Happy Halloween everyone! What better way to celebrate than with my review of the latest in the Halloween franchise?
40 years after John Carpenter’s iconic horror film, we are greeted with a brand new instalment in Michael Myers’ saga. It feels like a really special moment for horror fans, as we reflect on the original decades later. The opening credits pay homage to the 1978 and provide some nostalgia for long time fans by using the same text and soundtrack that audiences would’ve seen on the big screen back then. This was a great stylistic choice as it really gets you feeling pumped for what’s to come.
The film opens with Myers in a high security facility, where two true crime podcasters attempt to communicate with him in order to learn more about him and the murders he committed. Unsurprisingly, Michael refuses to say anything, providing a seriously uncomfortable moment for the audience. Throughout the film, we don’t see or hear him, and shots of him without the mask are always the back of his head. I would have been very disappointed if they’d decided to show his face throughout, as this sense of facelessness is something that’s always scared me about him. He’s a silent killer, never jumping out and screaming, but hiding in the shadows waiting to strike at any point. Most interactions with Myers are tense, uncomfortable and nail biting. His presence alone has that effect on you.
As ever, it was a joy to see Jamie Lee Curtis reprise her role as original Myers’ victim, Laurie Strode. Throughout the film, Strode’s paranoia is hard to brush off, and actually makes you feel more on edge. It was great seeing how she’d aged, yet refused to move on, and Curtis really brought her to life once again. She was the highlight of the film for me, as she was far from a cowering victim, and someone who wanted Myers dead for good. Having said that, you can tell how much she still fears him and how she’s suffering with long-term PTSD after almost being murdered. Let’s face it, anyone would feel the same way.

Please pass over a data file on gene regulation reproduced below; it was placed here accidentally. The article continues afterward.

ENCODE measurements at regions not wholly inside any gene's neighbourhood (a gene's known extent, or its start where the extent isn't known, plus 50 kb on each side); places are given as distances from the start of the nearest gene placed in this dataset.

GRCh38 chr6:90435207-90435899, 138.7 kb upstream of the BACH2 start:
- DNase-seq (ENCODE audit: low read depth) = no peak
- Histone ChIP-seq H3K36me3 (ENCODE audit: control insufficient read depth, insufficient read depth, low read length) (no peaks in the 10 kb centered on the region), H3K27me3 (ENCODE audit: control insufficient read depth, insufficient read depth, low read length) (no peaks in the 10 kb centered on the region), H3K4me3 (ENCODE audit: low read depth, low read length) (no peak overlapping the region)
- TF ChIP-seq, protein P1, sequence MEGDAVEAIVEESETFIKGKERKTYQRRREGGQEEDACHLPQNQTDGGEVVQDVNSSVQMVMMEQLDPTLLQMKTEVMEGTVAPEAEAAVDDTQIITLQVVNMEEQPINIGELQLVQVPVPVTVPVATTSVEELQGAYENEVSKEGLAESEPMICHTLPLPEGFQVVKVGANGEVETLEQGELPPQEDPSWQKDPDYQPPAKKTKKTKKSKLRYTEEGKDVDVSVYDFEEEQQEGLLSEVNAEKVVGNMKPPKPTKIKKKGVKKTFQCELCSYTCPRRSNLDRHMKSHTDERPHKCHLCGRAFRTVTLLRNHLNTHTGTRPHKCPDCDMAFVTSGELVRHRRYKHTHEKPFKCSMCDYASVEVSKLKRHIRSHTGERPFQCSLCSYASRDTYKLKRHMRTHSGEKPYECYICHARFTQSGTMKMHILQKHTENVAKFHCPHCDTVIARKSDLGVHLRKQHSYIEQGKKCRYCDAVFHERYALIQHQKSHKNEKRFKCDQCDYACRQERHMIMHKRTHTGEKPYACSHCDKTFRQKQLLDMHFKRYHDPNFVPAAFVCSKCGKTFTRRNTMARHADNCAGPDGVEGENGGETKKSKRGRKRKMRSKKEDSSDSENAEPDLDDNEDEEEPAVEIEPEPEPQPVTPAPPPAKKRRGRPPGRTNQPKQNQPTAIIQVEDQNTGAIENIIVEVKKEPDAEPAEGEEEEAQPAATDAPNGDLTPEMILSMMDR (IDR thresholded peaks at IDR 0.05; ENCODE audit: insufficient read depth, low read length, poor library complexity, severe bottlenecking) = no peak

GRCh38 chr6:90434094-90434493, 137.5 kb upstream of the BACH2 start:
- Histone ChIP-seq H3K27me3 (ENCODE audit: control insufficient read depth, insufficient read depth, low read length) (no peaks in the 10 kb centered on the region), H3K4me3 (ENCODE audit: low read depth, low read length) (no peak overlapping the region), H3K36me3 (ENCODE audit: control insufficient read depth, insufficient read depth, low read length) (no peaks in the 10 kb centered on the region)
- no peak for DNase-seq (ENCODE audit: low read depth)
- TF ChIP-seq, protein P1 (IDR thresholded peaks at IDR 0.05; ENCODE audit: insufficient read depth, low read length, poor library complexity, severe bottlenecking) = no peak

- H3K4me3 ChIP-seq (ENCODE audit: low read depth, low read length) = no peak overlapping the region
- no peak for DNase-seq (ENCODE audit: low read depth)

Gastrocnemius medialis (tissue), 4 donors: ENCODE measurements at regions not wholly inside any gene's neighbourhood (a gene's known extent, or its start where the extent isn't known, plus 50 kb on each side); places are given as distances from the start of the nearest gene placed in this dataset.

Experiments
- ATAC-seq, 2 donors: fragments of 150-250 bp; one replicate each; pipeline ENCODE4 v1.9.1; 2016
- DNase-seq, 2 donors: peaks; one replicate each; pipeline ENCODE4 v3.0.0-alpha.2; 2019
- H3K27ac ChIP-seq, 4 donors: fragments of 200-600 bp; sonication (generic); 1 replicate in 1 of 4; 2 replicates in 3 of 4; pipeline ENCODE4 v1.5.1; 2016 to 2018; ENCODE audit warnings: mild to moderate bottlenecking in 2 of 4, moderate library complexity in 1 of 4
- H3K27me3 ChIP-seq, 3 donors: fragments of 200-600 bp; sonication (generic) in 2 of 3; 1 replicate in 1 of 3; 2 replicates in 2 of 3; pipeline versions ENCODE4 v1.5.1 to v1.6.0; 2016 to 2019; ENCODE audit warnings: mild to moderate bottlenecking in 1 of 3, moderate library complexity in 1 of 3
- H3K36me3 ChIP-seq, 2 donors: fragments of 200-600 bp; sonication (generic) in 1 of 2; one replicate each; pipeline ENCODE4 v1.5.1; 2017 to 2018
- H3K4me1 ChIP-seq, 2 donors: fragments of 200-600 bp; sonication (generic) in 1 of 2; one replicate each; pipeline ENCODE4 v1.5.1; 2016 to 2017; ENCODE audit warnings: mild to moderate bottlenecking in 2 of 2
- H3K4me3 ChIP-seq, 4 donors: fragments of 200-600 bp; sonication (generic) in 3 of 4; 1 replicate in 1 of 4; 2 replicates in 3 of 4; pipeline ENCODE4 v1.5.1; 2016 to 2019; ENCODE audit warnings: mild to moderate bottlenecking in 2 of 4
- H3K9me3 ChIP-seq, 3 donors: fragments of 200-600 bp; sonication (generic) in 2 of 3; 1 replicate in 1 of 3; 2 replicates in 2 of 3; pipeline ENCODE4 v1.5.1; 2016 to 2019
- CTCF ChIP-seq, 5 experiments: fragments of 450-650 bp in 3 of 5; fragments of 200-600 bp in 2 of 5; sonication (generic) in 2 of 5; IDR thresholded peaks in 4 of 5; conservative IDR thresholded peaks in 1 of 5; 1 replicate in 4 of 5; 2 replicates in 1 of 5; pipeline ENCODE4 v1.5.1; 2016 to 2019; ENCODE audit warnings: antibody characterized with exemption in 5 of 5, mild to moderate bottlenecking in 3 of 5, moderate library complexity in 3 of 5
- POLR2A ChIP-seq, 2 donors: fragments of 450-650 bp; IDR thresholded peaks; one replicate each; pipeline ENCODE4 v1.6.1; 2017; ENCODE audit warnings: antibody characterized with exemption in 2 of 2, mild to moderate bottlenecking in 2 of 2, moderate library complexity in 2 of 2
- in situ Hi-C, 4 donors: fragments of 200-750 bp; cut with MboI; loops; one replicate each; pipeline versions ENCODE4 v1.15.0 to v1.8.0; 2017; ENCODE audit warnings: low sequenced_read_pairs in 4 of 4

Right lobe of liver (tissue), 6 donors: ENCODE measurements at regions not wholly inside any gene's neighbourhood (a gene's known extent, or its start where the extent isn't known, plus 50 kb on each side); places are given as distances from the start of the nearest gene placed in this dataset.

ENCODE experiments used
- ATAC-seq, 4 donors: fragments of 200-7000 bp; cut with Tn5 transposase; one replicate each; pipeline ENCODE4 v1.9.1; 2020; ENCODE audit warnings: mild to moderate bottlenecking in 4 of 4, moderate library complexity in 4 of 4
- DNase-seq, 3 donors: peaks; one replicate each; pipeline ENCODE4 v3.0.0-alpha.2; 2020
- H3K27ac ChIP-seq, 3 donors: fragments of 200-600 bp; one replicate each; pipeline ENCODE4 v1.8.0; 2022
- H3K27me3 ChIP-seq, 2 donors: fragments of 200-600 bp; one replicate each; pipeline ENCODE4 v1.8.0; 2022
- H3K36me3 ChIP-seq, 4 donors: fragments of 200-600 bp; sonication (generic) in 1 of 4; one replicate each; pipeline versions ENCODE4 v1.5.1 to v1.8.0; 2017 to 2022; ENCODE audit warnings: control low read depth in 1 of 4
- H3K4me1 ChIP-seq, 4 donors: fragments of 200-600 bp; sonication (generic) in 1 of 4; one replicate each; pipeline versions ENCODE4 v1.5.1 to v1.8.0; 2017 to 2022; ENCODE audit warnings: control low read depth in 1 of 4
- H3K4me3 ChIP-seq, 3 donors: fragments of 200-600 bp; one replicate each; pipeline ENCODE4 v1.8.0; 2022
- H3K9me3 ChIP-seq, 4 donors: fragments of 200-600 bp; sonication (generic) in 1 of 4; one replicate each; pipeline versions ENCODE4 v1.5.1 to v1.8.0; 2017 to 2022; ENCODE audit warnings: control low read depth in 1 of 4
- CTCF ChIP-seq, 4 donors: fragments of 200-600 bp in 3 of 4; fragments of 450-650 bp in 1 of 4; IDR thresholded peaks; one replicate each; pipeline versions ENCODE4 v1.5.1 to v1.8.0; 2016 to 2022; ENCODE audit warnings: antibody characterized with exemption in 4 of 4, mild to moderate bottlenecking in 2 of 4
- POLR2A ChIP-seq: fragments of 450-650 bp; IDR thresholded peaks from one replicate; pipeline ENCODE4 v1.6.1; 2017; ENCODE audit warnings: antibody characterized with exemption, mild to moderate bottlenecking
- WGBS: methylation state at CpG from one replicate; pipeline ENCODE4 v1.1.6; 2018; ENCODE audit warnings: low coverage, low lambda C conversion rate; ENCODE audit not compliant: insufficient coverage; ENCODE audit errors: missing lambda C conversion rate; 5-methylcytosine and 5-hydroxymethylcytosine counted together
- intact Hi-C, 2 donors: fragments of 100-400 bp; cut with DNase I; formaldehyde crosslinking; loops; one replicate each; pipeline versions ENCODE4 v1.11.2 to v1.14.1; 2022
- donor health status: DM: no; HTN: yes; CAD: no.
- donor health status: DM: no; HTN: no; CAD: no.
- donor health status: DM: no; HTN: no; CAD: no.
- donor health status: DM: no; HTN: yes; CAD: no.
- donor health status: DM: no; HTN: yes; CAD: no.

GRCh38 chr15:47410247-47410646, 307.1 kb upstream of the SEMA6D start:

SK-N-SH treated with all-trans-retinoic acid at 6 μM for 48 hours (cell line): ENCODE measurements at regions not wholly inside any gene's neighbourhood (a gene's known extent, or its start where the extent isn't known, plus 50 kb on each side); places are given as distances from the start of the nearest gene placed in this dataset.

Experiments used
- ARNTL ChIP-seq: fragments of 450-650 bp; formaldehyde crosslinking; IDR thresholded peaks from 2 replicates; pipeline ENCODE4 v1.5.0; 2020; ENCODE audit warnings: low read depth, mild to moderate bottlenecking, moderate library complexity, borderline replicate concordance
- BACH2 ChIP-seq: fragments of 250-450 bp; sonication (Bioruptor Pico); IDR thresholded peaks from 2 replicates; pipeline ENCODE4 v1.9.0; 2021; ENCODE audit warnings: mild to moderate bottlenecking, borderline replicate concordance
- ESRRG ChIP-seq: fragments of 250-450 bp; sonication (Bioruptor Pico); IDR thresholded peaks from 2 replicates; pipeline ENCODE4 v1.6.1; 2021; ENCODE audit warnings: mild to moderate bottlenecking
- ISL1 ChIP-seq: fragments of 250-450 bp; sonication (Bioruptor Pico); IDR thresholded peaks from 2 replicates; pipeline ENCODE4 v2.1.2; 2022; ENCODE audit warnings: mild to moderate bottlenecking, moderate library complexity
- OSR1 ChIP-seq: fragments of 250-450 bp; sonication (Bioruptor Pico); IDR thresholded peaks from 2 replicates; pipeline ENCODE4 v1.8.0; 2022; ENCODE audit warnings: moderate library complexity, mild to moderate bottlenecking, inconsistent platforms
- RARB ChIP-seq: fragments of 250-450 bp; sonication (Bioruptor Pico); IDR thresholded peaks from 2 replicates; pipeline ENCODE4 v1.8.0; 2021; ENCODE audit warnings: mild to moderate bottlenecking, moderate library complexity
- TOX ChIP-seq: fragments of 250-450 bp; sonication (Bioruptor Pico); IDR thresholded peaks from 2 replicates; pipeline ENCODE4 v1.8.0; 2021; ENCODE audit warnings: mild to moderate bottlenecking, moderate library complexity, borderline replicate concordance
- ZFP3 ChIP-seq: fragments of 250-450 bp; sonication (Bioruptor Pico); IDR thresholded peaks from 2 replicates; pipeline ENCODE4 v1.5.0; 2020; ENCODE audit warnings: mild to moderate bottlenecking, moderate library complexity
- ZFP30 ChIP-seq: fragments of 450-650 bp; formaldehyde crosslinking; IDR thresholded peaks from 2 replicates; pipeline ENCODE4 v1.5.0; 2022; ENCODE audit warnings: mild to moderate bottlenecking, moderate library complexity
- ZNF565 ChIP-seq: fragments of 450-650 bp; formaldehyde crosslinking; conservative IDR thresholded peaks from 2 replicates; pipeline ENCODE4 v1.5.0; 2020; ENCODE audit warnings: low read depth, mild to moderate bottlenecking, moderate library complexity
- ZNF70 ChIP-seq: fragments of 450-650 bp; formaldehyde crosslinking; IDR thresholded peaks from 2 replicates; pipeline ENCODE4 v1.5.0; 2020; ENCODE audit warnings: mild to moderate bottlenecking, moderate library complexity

Unfortunately, I did find some of the acting a bit cringeworthy and it took away from the overall experience. I know that horror films have a bit of a reputation for terrible acting and dialogue, but I felt like such an important franchise deserved better than that. In my screening there were a few laugh out loud moments, and I don’t think all of them were intentional. One thing I will say is that child actor Jibrail Nantambu is one to watch because he was such a character and brought some genuine humour to the scenes he was in. I hope he goes far. Michael’s handler Dr. Ranbir Sartain is also an interesting character that I won’t say much about, but his development throughout is particularly great.
Admittedly I would’ve preferred less focus on teenagers, families and their dramas, and more on Michael and the actual kills. The film was meant to be about him and Laurie, after all. Whilst I was mostly satisfied by the brutality and some really gruesome moments, I felt it had been hyped up to the point where I expected more. Is that bad? Have I just become desensitised to bloody moments? I’m not quite sure. Having said that, one scene in particular did have me on the edge of my seat so it was still able to provide that adrenaline rush despite all its flaws. I’m still really bloody scared of Michael Myers.
Overall, Halloween is certainly watchable and a great visit to the cinema, especially this evening. Whilst I’m not the world’s biggest Halloween fan and there are certain films in the franchise I haven’t even seen, I still enjoyed this and understood what was going on. If you’re a big horror fan, particularly of the classics, give this a go. It might give you some welcome nostalgia and scares, and maybe that’s enough.